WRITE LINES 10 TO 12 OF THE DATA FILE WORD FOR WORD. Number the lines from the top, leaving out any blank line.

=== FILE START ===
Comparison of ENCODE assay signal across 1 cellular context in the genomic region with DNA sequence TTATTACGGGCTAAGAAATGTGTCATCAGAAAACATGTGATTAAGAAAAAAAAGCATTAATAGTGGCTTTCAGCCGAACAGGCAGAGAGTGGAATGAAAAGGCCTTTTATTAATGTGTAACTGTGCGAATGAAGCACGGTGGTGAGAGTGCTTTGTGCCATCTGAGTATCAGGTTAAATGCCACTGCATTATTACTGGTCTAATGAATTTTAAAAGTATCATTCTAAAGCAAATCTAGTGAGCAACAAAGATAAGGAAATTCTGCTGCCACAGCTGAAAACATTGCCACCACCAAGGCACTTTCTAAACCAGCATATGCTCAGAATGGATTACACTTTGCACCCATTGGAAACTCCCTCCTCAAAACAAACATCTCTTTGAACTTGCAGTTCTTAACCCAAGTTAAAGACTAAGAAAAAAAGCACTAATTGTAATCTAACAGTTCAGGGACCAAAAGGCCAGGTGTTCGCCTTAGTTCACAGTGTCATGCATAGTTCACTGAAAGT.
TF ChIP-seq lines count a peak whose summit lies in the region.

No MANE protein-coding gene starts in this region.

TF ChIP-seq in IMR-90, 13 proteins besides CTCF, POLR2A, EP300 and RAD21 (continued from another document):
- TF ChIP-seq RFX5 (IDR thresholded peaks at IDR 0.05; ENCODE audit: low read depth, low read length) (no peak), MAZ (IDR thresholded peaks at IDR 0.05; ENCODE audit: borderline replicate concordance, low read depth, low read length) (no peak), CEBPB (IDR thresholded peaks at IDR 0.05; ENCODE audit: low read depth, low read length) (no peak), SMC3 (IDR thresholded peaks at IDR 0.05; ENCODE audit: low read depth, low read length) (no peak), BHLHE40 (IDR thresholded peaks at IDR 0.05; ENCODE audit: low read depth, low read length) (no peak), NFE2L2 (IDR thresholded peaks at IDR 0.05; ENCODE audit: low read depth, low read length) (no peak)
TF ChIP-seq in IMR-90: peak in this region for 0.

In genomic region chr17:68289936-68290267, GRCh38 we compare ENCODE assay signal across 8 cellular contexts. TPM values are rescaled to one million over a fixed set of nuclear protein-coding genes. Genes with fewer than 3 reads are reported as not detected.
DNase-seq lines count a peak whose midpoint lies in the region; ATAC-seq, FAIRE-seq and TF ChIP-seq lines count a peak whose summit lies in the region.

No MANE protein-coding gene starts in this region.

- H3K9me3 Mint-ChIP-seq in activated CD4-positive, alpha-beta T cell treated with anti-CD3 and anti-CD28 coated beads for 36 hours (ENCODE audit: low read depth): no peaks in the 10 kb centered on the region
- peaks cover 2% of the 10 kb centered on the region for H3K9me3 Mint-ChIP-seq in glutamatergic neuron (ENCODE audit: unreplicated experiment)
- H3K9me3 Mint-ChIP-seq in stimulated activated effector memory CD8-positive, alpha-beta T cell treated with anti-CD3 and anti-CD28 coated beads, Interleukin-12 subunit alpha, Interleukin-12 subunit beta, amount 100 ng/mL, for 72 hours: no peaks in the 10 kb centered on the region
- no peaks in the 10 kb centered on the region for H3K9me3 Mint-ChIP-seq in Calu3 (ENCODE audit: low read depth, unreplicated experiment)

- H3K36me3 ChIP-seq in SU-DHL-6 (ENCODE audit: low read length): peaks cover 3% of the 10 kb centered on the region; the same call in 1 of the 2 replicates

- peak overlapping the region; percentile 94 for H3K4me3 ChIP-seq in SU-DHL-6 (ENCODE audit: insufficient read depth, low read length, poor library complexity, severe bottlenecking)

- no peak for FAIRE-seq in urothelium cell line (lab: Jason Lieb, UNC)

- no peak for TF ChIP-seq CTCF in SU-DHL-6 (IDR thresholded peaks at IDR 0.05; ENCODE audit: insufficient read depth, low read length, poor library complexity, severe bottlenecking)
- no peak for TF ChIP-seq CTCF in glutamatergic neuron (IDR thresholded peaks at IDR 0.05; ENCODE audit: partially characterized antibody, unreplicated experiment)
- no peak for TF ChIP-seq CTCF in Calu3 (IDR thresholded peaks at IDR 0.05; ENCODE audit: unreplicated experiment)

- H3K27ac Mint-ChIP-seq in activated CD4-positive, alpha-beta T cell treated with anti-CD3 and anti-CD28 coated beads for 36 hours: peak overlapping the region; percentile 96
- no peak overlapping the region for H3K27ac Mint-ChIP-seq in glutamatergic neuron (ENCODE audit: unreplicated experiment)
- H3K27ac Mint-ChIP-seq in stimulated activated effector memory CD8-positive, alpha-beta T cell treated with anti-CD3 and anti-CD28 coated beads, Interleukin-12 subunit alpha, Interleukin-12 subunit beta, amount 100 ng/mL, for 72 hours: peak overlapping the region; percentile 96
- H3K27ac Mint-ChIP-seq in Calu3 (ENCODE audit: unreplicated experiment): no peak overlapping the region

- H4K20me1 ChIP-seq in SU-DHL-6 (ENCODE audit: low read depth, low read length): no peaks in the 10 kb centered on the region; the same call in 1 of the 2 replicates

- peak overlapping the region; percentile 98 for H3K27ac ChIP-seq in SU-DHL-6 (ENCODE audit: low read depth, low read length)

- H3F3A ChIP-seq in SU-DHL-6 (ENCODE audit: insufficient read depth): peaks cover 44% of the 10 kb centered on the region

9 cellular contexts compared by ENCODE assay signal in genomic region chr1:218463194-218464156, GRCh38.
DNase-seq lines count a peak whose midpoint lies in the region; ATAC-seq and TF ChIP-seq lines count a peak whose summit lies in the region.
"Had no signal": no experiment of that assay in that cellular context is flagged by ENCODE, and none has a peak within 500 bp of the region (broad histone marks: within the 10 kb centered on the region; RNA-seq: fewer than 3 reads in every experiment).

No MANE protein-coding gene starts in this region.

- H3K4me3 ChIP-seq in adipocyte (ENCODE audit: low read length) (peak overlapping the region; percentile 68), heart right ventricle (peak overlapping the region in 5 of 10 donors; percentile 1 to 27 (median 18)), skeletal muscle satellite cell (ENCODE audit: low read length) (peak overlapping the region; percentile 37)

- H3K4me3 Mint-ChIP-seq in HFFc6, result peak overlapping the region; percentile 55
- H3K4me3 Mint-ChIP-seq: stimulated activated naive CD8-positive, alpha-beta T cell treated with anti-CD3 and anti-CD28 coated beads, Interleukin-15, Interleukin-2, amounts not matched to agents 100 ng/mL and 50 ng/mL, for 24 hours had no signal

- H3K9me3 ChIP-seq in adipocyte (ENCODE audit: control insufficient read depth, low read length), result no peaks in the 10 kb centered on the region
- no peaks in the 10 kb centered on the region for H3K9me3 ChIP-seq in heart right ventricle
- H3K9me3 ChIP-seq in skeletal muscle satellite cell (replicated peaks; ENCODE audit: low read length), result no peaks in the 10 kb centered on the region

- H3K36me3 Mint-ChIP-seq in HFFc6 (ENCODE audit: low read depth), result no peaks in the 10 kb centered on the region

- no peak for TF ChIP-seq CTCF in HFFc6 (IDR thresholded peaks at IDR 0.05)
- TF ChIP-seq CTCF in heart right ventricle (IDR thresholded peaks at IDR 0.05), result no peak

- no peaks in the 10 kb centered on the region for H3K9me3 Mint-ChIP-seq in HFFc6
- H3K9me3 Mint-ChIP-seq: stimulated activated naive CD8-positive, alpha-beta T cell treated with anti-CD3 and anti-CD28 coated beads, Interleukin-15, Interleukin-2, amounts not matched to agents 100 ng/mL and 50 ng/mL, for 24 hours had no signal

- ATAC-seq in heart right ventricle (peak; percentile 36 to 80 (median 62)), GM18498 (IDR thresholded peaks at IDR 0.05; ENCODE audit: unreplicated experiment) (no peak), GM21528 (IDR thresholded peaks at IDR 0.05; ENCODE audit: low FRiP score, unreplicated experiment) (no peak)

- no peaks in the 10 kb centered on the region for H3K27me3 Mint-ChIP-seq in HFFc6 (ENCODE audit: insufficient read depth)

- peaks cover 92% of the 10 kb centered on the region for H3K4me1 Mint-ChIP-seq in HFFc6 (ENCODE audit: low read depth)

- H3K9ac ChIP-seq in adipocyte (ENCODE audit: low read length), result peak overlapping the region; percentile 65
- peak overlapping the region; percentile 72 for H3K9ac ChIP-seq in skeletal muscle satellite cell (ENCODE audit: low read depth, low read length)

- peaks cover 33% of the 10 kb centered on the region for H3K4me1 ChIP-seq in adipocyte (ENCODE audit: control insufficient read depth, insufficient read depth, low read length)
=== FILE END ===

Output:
- H3K9me3 Mint-ChIP-seq in activated CD4-positive, alpha-beta T cell treated with anti-CD3 and anti-CD28 coated beads for 36 hours (ENCODE audit: low read depth): no peaks in the 10 kb centered on the region
- peaks cover 2% of the 10 kb centered on the region for H3K9me3 Mint-ChIP-seq in glutamatergic neuron (ENCODE audit: unreplicated experiment)
- H3K9me3 Mint-ChIP-seq in stimulated activated effector memory CD8-positive, alpha-beta T cell treated with anti-CD3 and anti-CD28 coated beads, Interleukin-12 subunit alpha, Interleukin-12 subunit beta, amount 100 ng/mL, for 72 hours: no peaks in the 10 kb centered on the region